["Resurrection." Bareil shares the story of his escape from the Klingon guard at dinner with "our" Dax, Kira, and Worf. I've assumed Bareil's story is (essentially) true because he demonstrates his ability to steal a mek'leth from a Klingon warrior, but he doesn't indicate when it took place, so I've also simply placed it here. Despite the lack of precise chronological placement, more information about Bareil's personal past is known than about any other Mirror Universe character.]
Worf, son of Mogh, is born. His grandfather is also named Worf.
["Sins of the Father" (TNG), as well as several other episodes, establish that "our" Worf was six years old at the time of the Khitomer Massacre in 2346. Colonel Worf, a character also played by actor Michael Dorn in Star Trek VI: The Undiscovered Country, was established by promotional materials for that film as Worf's grandfather.]
Julian Subatoi Bashir is born to Richard and Amsha Bashir.
["Distant Voices" (DS9). Bashir is celebrating his 30th birthday in that episode, which takes place in 2371. Although Bashir is described as twenty-seven in "Emissary" (DS9), which takes place in 2369, I assume that said episode merely takes place before his 28th birthday. It is unknown whether this Bashir was also genetically enhanced by his parents as a child, as first established in "Doctor Bashir, I Presume" (DS9), which also introduced Bashir's parents.]
Kira Nerys is born on Bajor to Kira Taban and Kira Meru.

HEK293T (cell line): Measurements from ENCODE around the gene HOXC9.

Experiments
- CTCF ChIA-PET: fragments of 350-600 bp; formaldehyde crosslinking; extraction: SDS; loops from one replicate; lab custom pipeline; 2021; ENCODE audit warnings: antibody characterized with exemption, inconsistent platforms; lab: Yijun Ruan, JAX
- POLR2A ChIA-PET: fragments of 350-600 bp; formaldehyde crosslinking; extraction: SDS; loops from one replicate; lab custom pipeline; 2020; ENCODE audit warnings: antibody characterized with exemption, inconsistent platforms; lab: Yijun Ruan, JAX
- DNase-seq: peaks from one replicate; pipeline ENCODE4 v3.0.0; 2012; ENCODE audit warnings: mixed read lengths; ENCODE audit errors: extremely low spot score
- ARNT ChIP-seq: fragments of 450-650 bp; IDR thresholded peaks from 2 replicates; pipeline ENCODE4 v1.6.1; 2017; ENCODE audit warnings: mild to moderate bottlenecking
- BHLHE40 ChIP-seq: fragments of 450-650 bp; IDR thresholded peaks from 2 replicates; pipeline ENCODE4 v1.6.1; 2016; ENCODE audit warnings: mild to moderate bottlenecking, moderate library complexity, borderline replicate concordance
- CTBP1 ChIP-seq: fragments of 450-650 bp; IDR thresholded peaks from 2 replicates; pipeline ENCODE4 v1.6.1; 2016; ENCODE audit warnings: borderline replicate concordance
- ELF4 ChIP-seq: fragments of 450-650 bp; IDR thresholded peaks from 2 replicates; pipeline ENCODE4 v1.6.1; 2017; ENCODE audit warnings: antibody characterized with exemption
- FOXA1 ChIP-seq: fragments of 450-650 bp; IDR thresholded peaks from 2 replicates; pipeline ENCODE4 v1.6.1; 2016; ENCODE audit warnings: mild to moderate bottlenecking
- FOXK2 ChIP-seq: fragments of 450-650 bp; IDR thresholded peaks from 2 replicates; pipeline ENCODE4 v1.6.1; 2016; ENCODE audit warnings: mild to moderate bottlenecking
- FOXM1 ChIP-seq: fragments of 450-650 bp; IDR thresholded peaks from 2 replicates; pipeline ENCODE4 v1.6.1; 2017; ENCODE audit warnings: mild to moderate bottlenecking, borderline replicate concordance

["Wrongs Darker Than Death or Night" (DS9) establishes that "our" Kira was three years old in 2346 and introduces Kira's mother. Kira's father is first seen in "Ties of Blood and Water" (DS9).]
[In the absence of evidence to the contrary, episodes are assumed to take place two weeks after the episode preceding it. The star date is derived by counting forward from the last Deep Space Nine episode to have a given star date before this one, "Shadowplay." Although "Crossover" occurs seven episodes later, a two-part episode, "The Maquis," falls in the interim, suggesting that this episode actually occurs twelve weeks after "Shadowplay."]
While visiting Deep Space Nine in the alternate universe, Miles O'Brien takes a moment to download as many of its computer files as he can, figuring "they'd come in handy someday." Amongst those files are the complete schematics of the starship USS Defiant (NX-74205).
[Shortly before "Through the Looking Glass." In "Shattered Mirror," Smiley tells Sisko about doing this "(d)uring (their) last encounter," but it would have to have happened before the previous episode.]
"Through the Looking Glass"
[The star date is derived by counting forward from the last Deep Space Nine episode to have a given star date before this one, "Destiny," which occurred four episodes ago.]
With his uncle Quark and father Rom both dead at the hands of Intendant Kira Nerys, Nog inherits the bar on the Promenade of Terok Nor.
["Shattered Mirror." Nog expresses gratitude to Intendant Kira for making it possible for him to own a bar by killing his relatives.]